Rheumatoid arthritis of the shoulder joint: comparison of conventional radiography, ultrasound, and dynamic contrast-enhanced magnetic resonance imaging

Arthritis Rheum. 2003 Dec;48(12):3338-49. doi: 10.1002/art.11349.


Objective: To determine the role of ultrasound and magnetic resonance imaging (MRI) compared with conventional radiography in the detection of chronic and acute inflammatory manifestations of rheumatoid arthritis (RA) of the shoulder joint.

Methods: Forty-three consecutive patients with known RA prospectively underwent clinical examination, radiography, ultrasound, and MRI of the shoulder joints. Each patient was assigned a clinical/laboratory score consisting of 7 parameters, including measurements of shoulder mobility, the erythrocyte sedimentation rate, and C-reactive protein level. Conventional radiography was standardized and performed in 2 planes. Ultrasound was performed in 10 predefined planes using a 7.5-MHz linear transducer. MRI at 1.5T comprised transverse and oblique coronal T1- and T2*-weighted fast spin-echo, gradient-echo (GRE), and inversion-recovery sequences with a matrix size of up to 512 pixels. A dynamic T1-weighted GRE sequence was acquired with intravenous administration of contrast medium. Erosions were assessed using all 3 imaging techniques on a 4-point scale. Soft-tissue involvement was evaluated according to the presence of synovitis, tenosynovitis, and bursitis on ultrasound and MRI. The results in the study group were compared with those obtained in a control group of 10 patients with shoulder pain.

Results: In the study group, erosions of the humeroscapular joint were detected by conventional radiography in 26 patients, by ultrasound in 30 patients, and by MRI in 39 patients; the differences were statistically significant for the comparisons of conventional radiography with MRI and for ultrasound versus MRI (P < 0.0001). Conventional radiography detected 12 erosions of the scapula and MRI detected 15. Synovitis was demonstrated in 12 patients by ultrasound and in 27 patients by MRI (P = 0.0003). Tenosynovitis was observed in 15 patients by ultrasound and in 28 patients by MRI (P = 0.0064). Bursitis was detected in 13 patients by ultrasound and in 18 patients by MRI. The findings on dynamic contrast-enhanced MRI correlated significantly with the detection of synovitis by ultrasound and erosions by static MRI (P < 0.05).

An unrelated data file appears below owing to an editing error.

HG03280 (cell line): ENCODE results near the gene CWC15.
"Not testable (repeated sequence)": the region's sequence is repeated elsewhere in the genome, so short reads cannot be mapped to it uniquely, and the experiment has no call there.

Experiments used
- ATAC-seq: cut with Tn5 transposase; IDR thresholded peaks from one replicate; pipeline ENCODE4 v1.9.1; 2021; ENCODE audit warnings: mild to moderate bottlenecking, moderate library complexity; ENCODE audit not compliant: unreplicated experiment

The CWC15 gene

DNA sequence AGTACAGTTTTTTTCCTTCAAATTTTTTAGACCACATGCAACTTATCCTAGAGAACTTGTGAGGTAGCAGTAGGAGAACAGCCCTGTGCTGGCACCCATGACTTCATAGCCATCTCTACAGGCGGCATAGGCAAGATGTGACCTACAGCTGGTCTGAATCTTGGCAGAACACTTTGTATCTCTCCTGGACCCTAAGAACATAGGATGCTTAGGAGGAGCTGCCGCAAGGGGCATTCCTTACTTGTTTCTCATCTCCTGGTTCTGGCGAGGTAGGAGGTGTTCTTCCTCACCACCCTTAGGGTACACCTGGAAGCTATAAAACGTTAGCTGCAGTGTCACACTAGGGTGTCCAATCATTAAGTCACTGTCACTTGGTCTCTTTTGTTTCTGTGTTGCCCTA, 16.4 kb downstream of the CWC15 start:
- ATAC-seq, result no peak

Conclusion: Ultrasound and MRI supplement conventional radiography in assessing the shoulder joint. Although conventional radiography can be used as the sole method of following up known joint destruction in RA, ultrasound and, preferably, MRI are recommended as additional techniques in the initial diagnostic evaluation when radiography yields negative results.

Publication types

  • Clinical Trial
  • Comparative Study
  • Controlled Clinical Trial

MeSH terms

  • Adult
  • Aged
  • Aged, 80 and over
  • Arthritis, Rheumatoid / diagnostic imaging*
  • Arthritis, Rheumatoid / pathology
  • Female
  • Humans
  • Magnetic Resonance Imaging*
  • Male
  • Middle Aged
  • Prospective Studies
  • Radiography
  • Scapula / diagnostic imaging
  • Scapula / pathology
  • Shoulder Joint / diagnostic imaging*
  • Shoulder Joint / pathology
  • Synovitis / diagnostic imaging
  • Synovitis / pathology
  • Ultrasonography